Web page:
The Fayetteville News from Fayetteville, North Carolina on May 1, 1866 · Page 1
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The Fayetteville News from Fayetteville, North Carolina · Page 1

Fayetteville, North Carolina
Issue Date:
Tuesday, May 1, 1866
Page 1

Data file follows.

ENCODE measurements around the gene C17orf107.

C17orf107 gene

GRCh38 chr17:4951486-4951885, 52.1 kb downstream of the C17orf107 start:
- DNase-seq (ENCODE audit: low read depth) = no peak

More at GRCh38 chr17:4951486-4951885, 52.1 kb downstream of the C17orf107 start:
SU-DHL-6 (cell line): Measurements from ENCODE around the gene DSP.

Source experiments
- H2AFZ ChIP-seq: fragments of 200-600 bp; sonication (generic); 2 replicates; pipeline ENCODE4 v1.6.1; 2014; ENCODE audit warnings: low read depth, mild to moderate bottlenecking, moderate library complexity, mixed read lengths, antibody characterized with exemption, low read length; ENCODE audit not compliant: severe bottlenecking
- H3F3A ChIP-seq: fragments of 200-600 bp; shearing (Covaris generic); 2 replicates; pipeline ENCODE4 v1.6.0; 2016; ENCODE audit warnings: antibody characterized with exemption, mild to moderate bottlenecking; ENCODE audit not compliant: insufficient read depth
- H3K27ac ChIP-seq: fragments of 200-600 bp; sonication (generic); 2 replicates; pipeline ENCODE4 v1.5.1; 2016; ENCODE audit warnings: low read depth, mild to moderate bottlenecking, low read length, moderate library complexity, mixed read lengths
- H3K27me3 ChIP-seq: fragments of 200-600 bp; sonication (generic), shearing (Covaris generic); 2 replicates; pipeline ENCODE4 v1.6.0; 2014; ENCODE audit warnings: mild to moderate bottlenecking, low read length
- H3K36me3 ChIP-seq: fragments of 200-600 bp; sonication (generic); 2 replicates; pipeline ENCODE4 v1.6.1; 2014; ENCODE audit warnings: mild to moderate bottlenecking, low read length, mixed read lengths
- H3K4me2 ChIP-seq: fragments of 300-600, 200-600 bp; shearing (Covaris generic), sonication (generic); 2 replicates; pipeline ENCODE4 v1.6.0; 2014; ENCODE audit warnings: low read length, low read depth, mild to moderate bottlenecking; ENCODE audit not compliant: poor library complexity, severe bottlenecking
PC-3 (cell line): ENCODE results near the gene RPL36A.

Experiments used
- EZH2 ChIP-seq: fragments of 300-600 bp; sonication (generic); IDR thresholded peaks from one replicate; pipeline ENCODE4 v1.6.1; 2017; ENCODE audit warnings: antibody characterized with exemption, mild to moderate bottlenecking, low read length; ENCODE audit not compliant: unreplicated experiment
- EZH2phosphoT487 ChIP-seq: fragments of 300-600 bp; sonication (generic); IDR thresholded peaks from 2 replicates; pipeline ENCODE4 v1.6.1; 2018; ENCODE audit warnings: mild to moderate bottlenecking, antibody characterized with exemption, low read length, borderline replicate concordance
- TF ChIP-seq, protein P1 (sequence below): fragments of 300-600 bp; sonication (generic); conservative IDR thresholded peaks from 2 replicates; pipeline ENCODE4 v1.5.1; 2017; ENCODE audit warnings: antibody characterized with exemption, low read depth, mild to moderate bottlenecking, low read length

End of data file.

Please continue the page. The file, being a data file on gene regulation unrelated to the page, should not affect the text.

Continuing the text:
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- I- n 4ik. J irmnnra . r 3fc . 1 1 , - i MflfTEYItii ILL.: 1 AL LL U J LL J U J 7 ii. u J U J LI -J -'. - . . . - .... .' ..... , . i - t i ...-'!! ' . Ii il . - . . .i e , : ' 1 . ' .T-- 7 T: ' I ; .; , H i VOL. 1.1 THE NEWS fUBLISIIED EVEIIY. TUESDAY.) :o: " UOBIIVSON & SMITH,: BENJ'N EOniNSON?. .... ..: . . . ..H. IL SMITH. TEEMS: For Onf I'eiir, Xpayable in advance,). $3 00 nXTEfr OP . ADVEETISING: One Bnarcof ten lines, first insertion, .... $1 00 1 Each subsequent insertion, .h ...50 . Fractious of Hquares charged whole squares,. Bnsiness or Professional Carrls, not exceeding eight iiues, inserted as follows: ' ( For three months. $6 00 For sir niy;.frs'. ; .10 '00 ; " j For one year. .15 00 . Advertisers are .requested to mark the number of insertions or their at lertisements -srill. bo coti-;inue;Titil forbnl .J ft i;:,,'r ". 'r ' ff. "In Baina "was there' a voice heard, lamentation and 'weeping, and "great mourning. Eachael weeping for i he? children, and would hot be comforted because they Lwetenot;" - - - - ,' ' - . .. :':... ' Bury our Dead! From Eama shore! ' ; ' - From' every beauteous Southland vale. i Is borne the Maddest cry on earth, V f ; ! i A mother country's childless wail! ' j i ' .i v ; : Weep stricken land, ' ' ! i Weep for thy slain! '. i . , Oh, give them back, ' ' . -Historic plain! . .- ' , - j They rise! Proud mother bare thy breast, ' I Dad sons would lay them down to rest! I Fathers!, By all thepride of blood v ! And name bequeathed from'sire to son, , Untarnished they return the shield, : By honor's death the lost boy won! Grey veterans come! V - Each battle plain, " ... J i i ', Bears witching heaps , , i- - Of kindred slam! j To martialjrstep they are filing past, i Furloughed for home, j-ou'll meet at last! I Mothers bei-eft! Unburied sons 1 1' Claim graves upon aneestial ,sod! : , Thine are the hands to lift them up ! And give them baek again to-God! j ' With feeble step, - j ' ' . 1 And silvered head, 5 Ye childless Kachaels' . I- r : : Raise thy dead! ij, While aEgels chant the martyr knell, . Aye, lift them gently Ayhore they fell! M- i i . . ; i. : .. - v . ' Oh, sisterB,Vvho have early worn .! Black grief, in voiceless, deadly pain ; ji suuea tears; xno sickenmc crv Fo Tta lama's sturdy manhood slain! .s Come, maidens 'come, . " . ' V The taSK is ours,' ' .1 -v ,' ; '. . ! ! To wreath their tombs 1 :. . 1 With Southern flowers I Come softly, while the sad refrain Floats on, oh bring them back again! Brothers! Ye braves of willing hand, You're spared, but gallant comrades fell, And few remain, in whispers low, Tho glory ofour tell!,, i i J Men battle-scarred, . ; Heroic death ' i I ' ' Is all at last! ; Life'ssweetest breath Can give no niore the spirit throng Cvy, gires graves! je brothers strong! - -; -.- .'.( Jim-.';-.'' 1 X :. ' ,, . Poor widows, who mu st yearn in vain, With folding hands and drooping head, By dreary hoarthst ones wet with tears, Come, help us lift our darling dead! ' Oh,( suffering wife, . v . Their voices grand, !- Ask graves upon . The mother land, ' ' Where "bright Magnolia forests steep Wliita ncense-lay them down to sleep! Bury our dead! Sad human cry! Beneath the stately flame-scathed pine, ' Or otange grove, where dark-eyed maids, j: Bright chaplets, evergreen, may twin Brothers disarmed! ; The din is o'er. We'll ask for graves ,, "And claim no more,-. ; Save drooping flag aiid muffled drum For Southern dead Come, Southrons, come! " j' ';-;;. ." :' . SHH0E. . The Horrors of tae Battle Field. , ;Roger A. Pry or, of the Memphis Argus, has taken, a ride over the -field of Shiloh, and contributes many interesting and some horrible facts to that journal. He says: The whole face of the country between Corinth' and Pittsburg Landing is scarred, scjatched and wounded, with almost indelible traces of ruthless war. Lines of earthworks and, eDtrehchment8 across. all the "thousand and one", roads; lone chimney's, burnt and blackened trees, and heaps of rubbish A where Once 'StoodNmding homesteads; whole forests peeled, or "barked," are deadened by the encamping soldiery, to make themselves comfortable with bark I'll 1 1 7. . . Deas: nweUinrrs. Rtnrp.a. .anrl nilthnnapa in every stage "of dilapidation farid decay; gaI v, f a jj V :JY! uiiua ICUVC1C9S uuu uuLuuueu, are rapiuiy- crowing wild aeain these areiome nf tlm! 1 evidences of the fierce struggl w, .. o : Of the horrors of the field lie writes: 1 be war during its progress nresented many horrible aspects, but done so horri . . w i a a r ble as this. I saw where hundreds of Confederate dead had been rootQ out of their shallow coveringn I' carfhot call- them graves their flesh i eaten bjy .the hogs and their bones lying scattered and broken and trampieq upon in every di lection, it transcends anything recorded in civilized history; it Talmost transcend j belief. I was told by some of the peopfc residing near that the hogs fed so long m this way upon -, . , , ..... . - i ..... - - . .. t. . a .... J - - hum'anr carrion, thafthe pork became so offetisiYe it coul( notbe eaten; andto this dayi some of the ladies; informed me they dare not touch any -liogT meat killed in thatvicinity; they felt or vvere afraid, that they vyould be guiltv of cannibalism to do so. (- -. ' j In oiie place, about three hundred yards south :5f the. churchy on the Heah place, I sawi where aUarge'numberj(suppo$ed to be 150 at leasf) of Confederates had been tumbljeid into a gully and f covered! up with a! thin; layer of ! dirt.,- The" washing - rains a!nd the hogs" together, hare exposed the biones here most sadly.' Many of the bone3 are broken and' shattered to pieces, evi-denil since; they, were unearthed. All the bther scattered -graves of the Confederates; where, they werecovered upjby ones, twok, threes, and so 'on up to dozens in a place,; over the whole field, are in jthe same miserable cqnditioni jln but one place did II sek -a .Confederate jraveUmt. had not the xtreme left, where, Mr. Hargroves informed me there are near three hundred of each side buried in parallel trencjies. Generally the federal dead, as at Corinth, was iburied iat the proper depth, and generally with bead and foot boards inscribed with the jnafnes, companies, regiments, &c. Many Bf these head . and foot boards, have been destroyed or defaced by the annual fires which burn off the grass and .leaves of thoe woods. I saw but one federal bbrial trench where the hogs had upturned the bones, and that was but slightly- They are generally buried too dfeep for hat, and m some places their graves pre with fences made of logs and rails enclosed At me, confederate gdly-gfave, and at all the; confederate graves or rather, i. T . ' !t w places where the confederate dead were SMg covered up on the 1 skulls, thigh hip, ground where ! fe thigh, hip, and leg bones, , ribs, verteprav etc., etc., ne scattered a- roun p uu uumious. iu one piuue a saw ; where i r , j i i i i j j! twu uoiiieueraies uau ueer covered uj) in he middle of the road; in another where pnejhad been pitched into a deep rut or holes, made by wason wheels at the roadside and so covered. I still another I two confederates were placed between two standing trees and then cov-eredj urj; and in still other peaces tjiey were thrown!?beside logs, as at Corinth Jand only half cotered up. In all these places the bones were more or less exposed. TEtE CKITICAL MOMENT AT BENT0NVILLE correspondent of the Nashvil T)n -Banner records matoUowipgiq .ll.l.ur.atinitcf-rnaaia sway material mattery he is the impurturbihty of General Johnston: To those familiar with the ground upon which the battle was fought, it will be remembered that Bentonville, a small vil- !a2:e of j a few straggling houses, was the occupied as it did our only Llcey Jto the semi-circular position by thej Confederates, containing our I hospitals and commanding line pt fetrean Around and in front of this villalgeilhad surged the terrible conflict.- To gain it jwas victory for Sherman, annihilation for Johnston. Five assaults of a desperate jcharacter had been made,' and yet ,Johp8t6n with eighteen thousand men, had held intact his position against the over-whe rning-; odds of Sherman's army. As yet ndipreparations for retreat had been made, or if made, they were known, only to ttue General and the few charged with their execution, when about three o'clock on the ithird day of the conflict, the astound ing intelligence was brought to the. Gene- rai, (tirst oy a natiess cavalryman, secona, the'bteand lastly by Major McC, of by the utnerai s own servant vvho was in uenerai ynampton s stati,! tiat the enemy had gaiued; Bentonville, driving back our Cavalry in confusion. Not only the defeat, but.the destruction of his army scared Gen. Johnston in the face, and yet not a muscle of tjbatj iron countenance changeiljit was as calm as on review. Young Wade Ham p- ;rn ! !Jtdoa mn tttqq i-licrot-rlarl fr Vio fattier Witl. nrdnr fo fnnt on fho enethy from the town at all hazards, while Majpr -was ordered to pu sh fonvard a brigade of infaotry to the support of the cavalry. I was standing near tne General at thettime, and I could not but marvel at the calm intrepidity with which this, great Captain; viewed the probable annihilation of nis i jwhole army, "and from the nettle danjgeij plucked safety." In onip hour the enehiyl were driven in confusion from the towrtJand shouts and huzzas were, rinmn. throughout the armv over one of the most desperate and brilliantly successful cavalry; cnarges on. recora a cnarge wnicn coyer--, ed with glory Baxter Smith and the brave Tpxaolsrirroo ftf n,M,h tiion mand. To that charge, inspired and di- UKv uetnn onri ovoinfU Ktr oi 1 v ,w M. mym UVI ft II lltVtl vy VVUO VJ 4. fl I IJ win I ' -' . -w m . - . I . . reerpil hv . nhnstnn. nnrl pvpnfprl hxr I .rI ! Smith and his dauntless troopers, was at- tk-:il.aU ' r i j .uuueu iiie saiety oi ine army, or uau Mdwet been1 nermitted to Witv Benrnn- i , . rnt T: i "tj ' e after capturing it, thus cutting off UndAn h.i i u;a u;nu rom he could retreat, the day would, have been inevitably lost to' the-Confederate 'arms. Never give way " to melancho y; resist it steadily, for the habit will encroach. I once gave a lady two-and-twerity receipts j against melancholy; one was a nnitht ni-o. another to remember all pleasant mc, the said to and of her: another to keen a pojd of sugar-plums on the chi mney-piece, and a kettle simmering on the hob. Sid?iey Smith TUESDAY, MAY 1, 1866, HAND7EITnTG. i jjxcu, nive vices, uuvo u uuivuu line, irhieb, touching at the extremities,- forms gure which is the general estimate of Men, like trees, have a curved line i which u,'. v..k-4.- '.t j:..: jV.-i i t : , ui.i ii. ii t j iu uie iianuouy oi inenii a ,xne- nana m t t j r JA - V r j there may be contradiction between the ess " caution. A prudent, secretive before that- light, which is the precusor of eye and the brow, between the motive ' J"??,f "T y " t . generally also the sun of rigteousness. No wonder! that power and the object desired; but still the bol,d1. A V'ote nature is confined, scarce a vestige of the Oncntal nations man is ; as unlike Iny other! man. and yet 'n6!1 y f F'f " T remain- ' Thememory of wealth and power similar in original tiiits. - i! i . j qu.rsd, will ratter betray hisjnterest by passes away with their owners, but letters " "To tell cfiaracter bv fconfinino. one's ' weanm and indecision in bis letters than make the permanent monuments of nation's, self to one exhibition of a faculty would I by of. A fine writer U either An instantaneous -change comes. over a be like trvine to tell the climate of a nlace 0D-e,; f h, old3 ,,lraself '? cntr0 ,r a nation submitted to the beneficent influence bystavinr i: . other extreme the?ctin of facts ' KJ" ? Py for- t0 W M illustration is found in the rude plow-proves nobbg unless Serine been op- j " f?8" fc.S-'hat the man's boy who approaches the temple of litters 4 . ... : : ' ; . . . f. ' mind is not verv much excited bvhis theme, with nnirn n b L.fora t.,- u, -ti,AeAiM nnrfnnif,oo ;l f i. f: : sm- W illlrlUkl A U , I1IIT1 II 1.11 II k V III IIIillI.I ' II IKll i i ties than the ones ., . r j , 1 '. pq m wiii i rho norsnn is not interested. I, for instance, always dis t n . , ,. . use nrov6 that mav hot .h n eaaant f uiutMiJu new acuuaiULUiiues: irei ?hik.v i - J7itm., .- .frvtifc. .- . not I . r i cnmarhinrr olca ha chmilri Knl o1 nvrth m.inr or i I IIH H 111 lllll'l Mill. Ml. ' the first attemnt. Yet it is riot the doite" i rr i r , a thing, biit the srettins: bav i i f. o pay Jfbr it, that is 1 difficult; n6t the reading of qharacter ut the applying it. Wha value is the being able to understand why men's handwritings ? ivary, save, as interesting?, let, perhaps, many a reader will glance over this inclined to acquire jthe skill. "First, does the man. write often moderately, or very nicely? Did! he write in a hurry or not? Lastly, is his temperament nervous or, inclined to be heavy? Bad writing may arise from haste, ne'rv-v ' t' - j'' 'g a .-,t iiqnjw -ji.;' nf tup niifpriifWia ftPflnpisa. nnn wnnr nt nrnrrip.p? nnr. t ip. ur .uffaranrf fhnf f nervous scholar. a man TOU writPS harlW Wn in haste . . ...-w - j - . -- i i m. iu; nL. Ko roiiIlf. fn wnnf ir fipimmnnrf The man I of 'business asks of. a scholar, Why can't you sell your jlabor and become rich?" The scholar! may ask, "Why don't you give your money: and write a book?" It is as impossible for one to change as the 'other. Poverty of brains can be no more overcomej tlian poverty of purse. The right plan is for the two to divide. Money for -talent j liidiculous tor money to wait for brains or brains to be There must be contemptuous Of money. help. Look at tho writing! iThat nervous f. A . .A L:.....:..' sween oi the nen is not tne characteristic not thick-headed enough;! the blows crush him. M ' I ' "On the other hand, that round, manly, firm chirography,' regular I as a troop of-horses, indicates outward j sbow? but there is no brain,, sentiment, intense sensibility, behind. A bird is in a quiyer of excitement ' at the least noise; but a cow stands looking oh i without the least alarm, j (Women write ' small. Indolence, affectation; and weakness are indicated and indplence is nature's guard tor nervous persons; "Take particular instances. A. is a man of medium size, high forehead,Uiair of the Yankee brownish hue, eyes1 deep-set and rather small, nose small, rnouth firm, chin ratuer wefK. ilj. S PhysicallyJ Be is inclined to oe?oi a nervou,, sunguu.c aiFc.ui.iCt, hope large, caution , large; animal propensi- S8 "nSloS ""." "y--' v o .TT'Vi . ness. iis naoit oi mum - exact, inow, what willbehis characteristic handwriting? Ask half a dozen different men who are in- TT' I. ' 1 1 T . . . . terested in judging of character, and com- pare their answers. His habits of business will have made his writing, to a certain i . '.si- extent formal. He will have tried to make it anplain hand. His long practice in keep- ;:nim to oe aoie to write darge or small; Ins; nervousness will have taught him to use abbreviations; his solidity and preference for mercantile pursuits will have made nm always more oriess subject to seii-commana., xie wrues. Hell, llUL Hive tne inuu uii hjcic uncucoi, ty get his thoughts upon paber.for preserv' " O 1 I 1. l ,. i. ..-. tion, but for others to tead. He thinks . ,i l i j tit (Y 4- t,'. constantly how he will anect others: how they will understand him. ie (, , i unnnon hQ,. employs formal expressicns, because they t . - . , , i .t. ,1 better understood.1 A tie says, iteca . j. I . ... . three bales goods' instead of telling, 111 many words, the same fact; he writes not i Obscurely, out wun they shal1 red "A lawyer will fill out ia writ and save no rr rrio fnf. tnp. lnitintpn would understand that' a legal phrase was, implied. The man of business TWoco Mt " f ' tas: tacts may oe ex a formal way, . hurnedlvf, o t rwrvi o I maw " ""J feiinienuou :,w ue 8J7t !AI,.aA business men do write bad v is nothing to . . T li ! ru i tbis purpose. I am speikingiOt the desire - ... m em t0 wnte Plainll "Now my man descnb cribed sits down to tell his correspondent that a certain lot ot goods J i . . . has arrived, all save one package. HQ writes rapidly, exactlyP and with the wish that the1 others shall read ;what he says at once and without mistake.' His nervous power would urge him to haste and care- Jessness, but his business education will re- - it 1 1 i r :i: i :ia' orrmn mm i-inw w nis vvriLiiiL snuw 111 gis'nfnd is not particulirly active. He u f .?; hnt tn eml.aih t . i f l ;t it'1 i i ii il an understood fact. I think,' all these cir- .cumstahces taken into consideration,, his ; letters will be open, frank; regular, rOuhd, wv w ... .v . .. uuv . J 1 I enousrn when allowed to act as I please. ; : x- - i 1 v r i ;.J i .if Y 1 . . timid man writes commandwgly, with undone man, with no taste for a certain 5 ,i iirtif mr, j. r- . . i' i . ; equal heaviness .or line. Indolent men pursuit,, Sforcedinto it, kept at it, and, as 'j and write smallj ; A- 5oIdf he gives evidence of dishkeis accused of carele obstinate mBnf writes variably-at being almost a fool. Wonderful that in- ofn.;n xrv,;. j and .well-looking, but at the ends of the 6 -w.r u vua uun-uuio t l.i. :ii l i x u of- t ? t " r ? Pf.rP.t,ble'wl'ch; " t & little impat.ent at ueiay "lioldness and dehcacv of hand-Writing - . , -. ... imaynot indicate more than, straight-fdr- j "v.u wtiitu VJr vt..x,. . . M r ii r ' l .1 i w nfinnr lull rt nnno'inci!iMr rlirnTa nnrt . . i i. turns, betoken a man undecided vnu waver- A direct up and ilown styla is his !ort vvft Ci f eifarari ty 'to 1 u xu . VU11JIU1 U II 1LI1 1 IX lilUI 1 b I 1.W SUAUfl IVII -V . . f ... - . . a c T Ait An 1 t t iimn DAvn itt la lits Aiirn norn irA a . : , r mm A hn im o on ncnni o 1 1 tr it oro I oca hi m ca t ,7.." T '""T "Tr T kp npnr.npss in rnp inr.rprs nr .1 uiv. www ; i - ? Viiat WrITings Require TTT , r n ' We Publlsh the ! Mlovnng for a Stamp. he benefit wi.wui 1CdUC,s- : 1st. Instruments of writing dated before October 1, 1S62, do not require a stamp. 2d. Those dated between OctY, lt 1862, and I August 1, 1S64, may . be - stamped either before or after use by !the court, register or recorder. 3d. Those dated since August 1, lbo4, and not twelve months old, may be stamp- er to this!modern audience. s pleasure and, so far from diminishing those ed before a U. S. collector, -(say in Alexan- . The, great iesson 0f Greece to America loving attentions seemed to increase in pro-dna,) without payment of thefpenalty of thht her yer oyer lho, nation9 WM the : portion tothe neceSsities, which called thern l.L rill J-i-l . . A....i. 1 1 r n t ui.. iiiyse umeu auer auguw t xoo, aim mure man iweive moiuiis oiu, cau ue . ! j.1 a l iL. Li J l stamped upon payment of the penalty of $50. And every assignment of a note, which assignment is dated since October 1, 18G2, without regard to date of the' note, is to be stamped as an agreement, namely 5c, no matter how large or niay be. how small the note may All persons having notes; unstamped should have them stamped at once. A re- ceipt for money or property, of over $20, no matter what the amount, requires only a cent stamp. A fi ' " reedmax ExPLfAixs. -A freedmari explairs the difference between a Yankee and a Southerner, "thusly": Now, white folks, I'se a gwirie to tell vou-de difference 'tween a Southern man an' de Yankee.: Well, de Southern man he stop at de hotel, he ax for a room, he get de key; he say, "Here, Jim, take my valise." When he get in de room, he say, "Jim, you black rascal, brush my coat and boots, and be in a hurry." While I'se doing dat he wash hisself, comb his hair, and take a drink, and when I gives him de boots he hands me a dollar. When de Yankee stops at de hotel, he say, "Mr. Johnson, please brdsh my boots-Mr. Johnson,' please carry dis note to Mr. j0nes-Mr. Johnson, 1 guess m have to trouble you to bring me a A?1 l ougnt to nave uigai iuu uuvvu auu tci a . ,,It U1j C five -cent one. j I cum back, and spec, ot course, ne gio doul iwo uonars; out sceau l ,1 J A. Jll I A. J J . sent; and tell him 'bout my grandmother, ot giving me cie money, ne ax me to taKC a my brudder, and my sister, and my cousin, and; my old; massa, and how much I'se making,' and all such nonsense, and den difference 'tween de Southern! man and Yankee, and every word truf: ; - - 4 ' J Pickett, TT.I Mexico! Goodbye l tt i r ir j fT' i pT7 -f Inr. .m Tnn 1 Alien rt KanroconrntlUOa 9r t:. r4l f u.;n:..f VV tt&iiiuniuw, u e hciu ui iiiou uiimaiit nine . '; ! , r , . """.- , . v j i '. , Mr. Bchenck, offered a resolution, which , . ... a. ' r wns adonted. directing the Secretary of -p 7. . . ... TXrow fr onmmiimcoto tn thr Hnnsn tnp rr AJ r , Fuv . 0 j, such other information as may be on record or on file in lu3 department, showing what are tne iacts in tne case anu have been taken to bring to what steps -1 iustice andj P"1 ""1' murderers or eignteen soiuierb 01 u:e 1 hrst and secona regiments under the. pretext of their being deserters uu . J ; . . . 6 -i from the Confederate service. Treason in Massachusetts. The nitoh!o Wont rone eittintr in the hot ofhee . .7 ' -hp i i. I T) - rrUn.t.n rlin nrliap lloir XT' ll O n at uic uoaiuti ' x ncaitc, mc wuiti ""Ti tth... the - window was suddenly eclipsed by a sable visage which made a demand for "Two preserved seats for dis ebening, sah!" Preserved seats?" said i the astonished treasurer; 'go down to the marKet n you want a ham, we don't sell em here! The , . . ... . . . . ,., W f '"witdered ro me tne pros oi jneopniox,a.ui.uu.. 1 -1 T 1 1 1. I I tn o- wnue uonn ciiuctiicu a. u s suLttoa m VVIV.C uu,i" V1" - , J .ta rtf th( jading a discussion on the rights of the , eedmnnBostonMidlcUn. alter a wi me, toay, ,et,, i . oouuuu,; fi horseithe grass is said I guess I'll haveTto give you a dimeMore, grown agan, sfood - i i t t.nrii nr- ti , 1 leave nere." , r ow, wuue ioiks, uais ue Morning, Noon and Night of Letters. A bmf report of a Lecture delivered in vr Orleans, by CoITFT L. Claiborne. Ten thousand voices of music burst out' on the dewv'ear of morn. ' As bright und bloomino- is triA fVinrninfT nf IpftPrc i ThA demons of ignorance snread their wines wuij ungainly preps. i3ut ne nas inesona w richness of the 'mountains r i under whose frown he was reared. And all this awk- ...... wardness passes away ,with cultivation, nmi hi dull eye grit h e tt m n jr III. ALIIIIII'K I I IM fllllflllU 111 II II 1 J W- 'II klllllM . L"WVV whoso names give elory to his race. The rustic plow-boy, now accomplished, shall bring back a torch to kindle the intellects of his native village. The posession of one such intellect is superior to all brute force. CI 1 . t.l. i ! . i isome one nas saia tnat, give mm tne ' CJ X 1. T iL . 1 11 1 r l power ui maKing me oai.aus oi a peopie, orH ho tiM ...i i .uuum men t iauuf . Give me the power to educate the minds of the people, and I will form their characters. Should the influence of this one scholar be aided by others, the young, the plastic, the imitative, and the beautiful, the effects will be superior to the achievements of Aladdin's lamp, and produce a ceneral . univfirsitv. h 1 ' Passing bv Pnlesriiie aninpfrondfirv - O J -r o " J atiirf T splorrf. frrpwp fnr mr misfrpa Gome then., awful ami nnm ' nrrlt nf the Academy and the Stoa. and reveal your power of philosophy and letters. iThe States vvere small and divided, vet Romft Kpnf hor snnc n -f- t f. f . nrfh nntja she miffh, x'VR .i 'j rpndilv. ,Her eloquence, ahd poetry, and statuary threw such a charm (over the land that Roman cohorts turned the hand ot destruction aside from the places where tlieir own scholars had imbibed taste, and Cicero had found, the' arrows for the quiver of his tlo- u.,j ,J,i' .u. ru:m quence. Around the hall-bund operates the en wich ed tQ his martyrdorn , TakeJa vievy bf Athens up to the time of Pericles Look seward from the Socratic gravel and seel the sten of marble crowned lrwUh 4haAcropolia.aa.with.a mpuntainLA1"0 jlca(l l3ilie bright hopes of those who . 'man snow. Thirty thousand statutes teach the - IighteXthemami asTieTiIti young patriotism and heroism. -w mr ' TTnrkf a iWr Tt i tho nnnlmuo' follows the burst of oratory which makes weariness; no more longingand heartaches; satraps tremble for their power. And no more jpatient. endurance, and hoping there is the awful Areopagus sitting in even against hope. No more -cold nor night and darkness, that the deliberations hunger; no more journeys tracked b; the of.the' solemn assembly might be undisturb- print 01 bleeding feet ,011. the now. If is ed. Theretis Agora, to Aens what all over. now, and nothing remains of our Broadway is to New York, or Canal street soldiers but their graves, scattered over the to New'Orjeahs. Under the porticces sit scenes of their conflicts and their victories, crowds of beautiful women and children . And even; these are becoming so rapidly and men, engaged and interested in intel- obliterated, that before the flowers ol , nn-lectual converse or rational amusement. Mother . spring shall bloom with increased Then, it was' the high noon of letters, beautyfrom. the rich flood which has batli- ' ed their Iroots. all traces cf these mute pher was the k- 0-ffcmhlj ;and the' Glleck anguage the med urn of learned and polite ' iDtrs , , ! ome made her path of victory a line, of! Mn - An uar ,n,i lu v viimi uiuvt 10 tYCiu auiuunnu 4 xjtj u- cuJnnA u oki., aon who then pandered to the tastes of their conqueror, until that conquering state be- came rotten, and the barbarians hung! on flip Rk? hpr pmnlro nd tlio t,'mW in roo tne robber ot the worm had come. tEven Alaric, beneath the hoof of whose never to have und beforej the wealth of art which the world-had poured into the lap of Rome. . ' I pass by the long night. The Crusades were the twilight of a new morning of let- ters. Andobn a softer strain fell on; the ri ' r Ai ' 1 c '1 . ? 4 "."F- j- I n a irttranfinn nt minnnuMni. anH nrinrinif u... r' - U5 Lave a new iiniiuinc iu tntraiLs ui iii auu -J. r -c . . - n u i 1 i tion to religion in all churches. , A . . .... . - America has taupht the world the three , c . r ir ' r Inocnnc href nt flin bo Lfrnpommont n f - ' 1 r!i, .. ' .. . s 1 . 1 , . Church from ; the State; and third popular j educations A7.- Y. Watchman. - An anxious inauirer writes to know wheth- j er the Powder Magazine is published mon- thly, and is considered a safe magazine for hether mmt-iuleps will be ! any cneaper.ii a Drancn oi tne u. o. minus 10 f a . YT Cl . t uaicn ueiu. i... a i . i i Also, wnetneraeao letters are ever Known to revive alter they reach the dead-letter othce, and it not, what is the use ot send ing mem mere. f 4 . - i iii i i : Also, whether navigators have to double their capes in all latitudes, or only cold regions. Also, whether schoolmaster can f . said to have no scholars 'when he hasftwo pupils in his eyes. : If "distance Irnih enchantment to the view," and said "view" j does not return it within a a reasonable time,- has distance a legal cause; of action, and is she entitled to recover'. V rNO. 8. From the Charlotte Times. TO THE Y0HEN OF THE SOUTH. -A movement has been inaugurated by. the ladies of Winchester,. Y irginia, Having for its object the removal of the bodies of the Confederate soldiers now lying, in various localities around that citv, and their interment in . consecrated ground, which is to bear that name which causes . every Southern heart to thrill with emotion Stonewall Jacksoxv 1 The expense attendant on such an enterprise is necessarily great and it is proposed that it shall -be rendered. less onerous" by being generally distributed. The ways and means to best secure money for the defrayment of these expenses will readily suggest themselves to those, who will go to work iii the cause with the eatnest endeavor, which it so well deserves. With the hope that the subjoined .address may accomplish some little good, ;th" writer ubmiu-ittd hetL.southejn sister, U elmg sure that this enterprise and the -oCvet for. which it has been undertaken, Jiave only to be mentioned, to secure for them the hearty co-operation of every true-hearted woman throughout our beautiful and desolated Soutlr. . . iDuring the last four years the women of the South: have displayed an amount ofen-ergy, courage, fortitude and unselfish devotion to tfieir country, which has gained them a fame that will go down through the history of coming ages .gilded with an im- mortal lustre. In no form were these qualities more conspicuously disnlaved than in the treat- ! ment of our soldiers. In supplying t! teir U3 ; necessities, the most uelicate amonr ! foriot pain and physical discomfort, - V ami i u i a i the onlv rcsret connected with tliis ' vice wras that we could not da mote. ; them devotion became a duty, sarifeo a into action. - .Well were such attentions deserved, and nobly were they requitted. - If Southern women cave much, it is certain that they received in return, a "full measure, pressed down and running over. " Vl n ri.l l ll ir 1!.T ! wall -of iron between them and all -that all woman most dreads, the noble soldiers of the Soutu presented a band, in ministentig to which the proudest woman-; might have-felt herself honored. j It is'all over now! The cause for which they fought so well is lost the last4iiarch has beerj made the campaign is ended; .1 . i 1 ' T. the banner,' which so olten waved them on to victory, is furled forever; the watch fires ' lation, alone remain. . t It is all over now! No iuotg pain nd 1 memorials will have passed away. ! Mute memorials, but most c loqjient in their Voiceless language, they Appeal iu tones of mc to the,, who have never hefore a owefIn so dier's anneal to iro un-. 1 It - ! regarded.1 ; . ' Southern women! we have a. duty to j perform to our dead; a saried obligation, a' melancholy pleasure. ".We can savetheir I remains trom turt her ticsecration. we can lay them si umber in their final resting place, to quietly" until the resurrection morning,' feeling that it is our pn?ud priv ilege to be able to pay the' last sad duties . to those! who, having givwn us their all, now ask at 'our hands an honored tomb. Thej lie, in their nameless burial places, on the hill side and in the secluded valley n the banks of.the streams that -have run crimson with their blood, and on the dusty high way over which they marched to do battle lor us. ' EveryJ State has here her representatives" for, from the rich valliti of Virginia to the flower-crowned shores of Florida, from the mountains of Carolina to the waving prai ries of Texas, they came, ready to lay down their lives for the country they loved so , ' well only their graves remain! Southern women! let us remember-that we belong to the sex which was "last at the cross first at the grave." WeUiave stood by. our country during the awfufhor rors oi ner aeain struggle, iei us now go Ft 1 a1 a. 1 T rioii1 in Viorl T r t iriovn r f mir -nrl,rn I - . wgh trn ,J. ftfip . t. . Hi rn ' I v' UUU UJ V, UW) AV.VW.& At.A'fVv? UL till IU - , , thnilC7rlt. . J i j "n . i Til .f . jr t i '-t ij ic tusi i hi ngivccuiiuvjur our soldiers: FANNY DOWN Tfi - Mexico. Gen. Earlv writer tn fhp I . j -... . york News that he considers it his dntv to advise all those who are desirous ot seek- in I ing new homes not to give up their nnnt one ana, emigrate to Aiexico unfiht hev shall be have examined the couutry; in person i - j ascertained through some friend, on whore juagment ana experience they can rely, tnai tneir situations will be bettered. Above all let no man who has a wife arid children carry them to Mexico untjl he has secured a certain home and a fciir.nrosnect of support for them. , - 7 r f i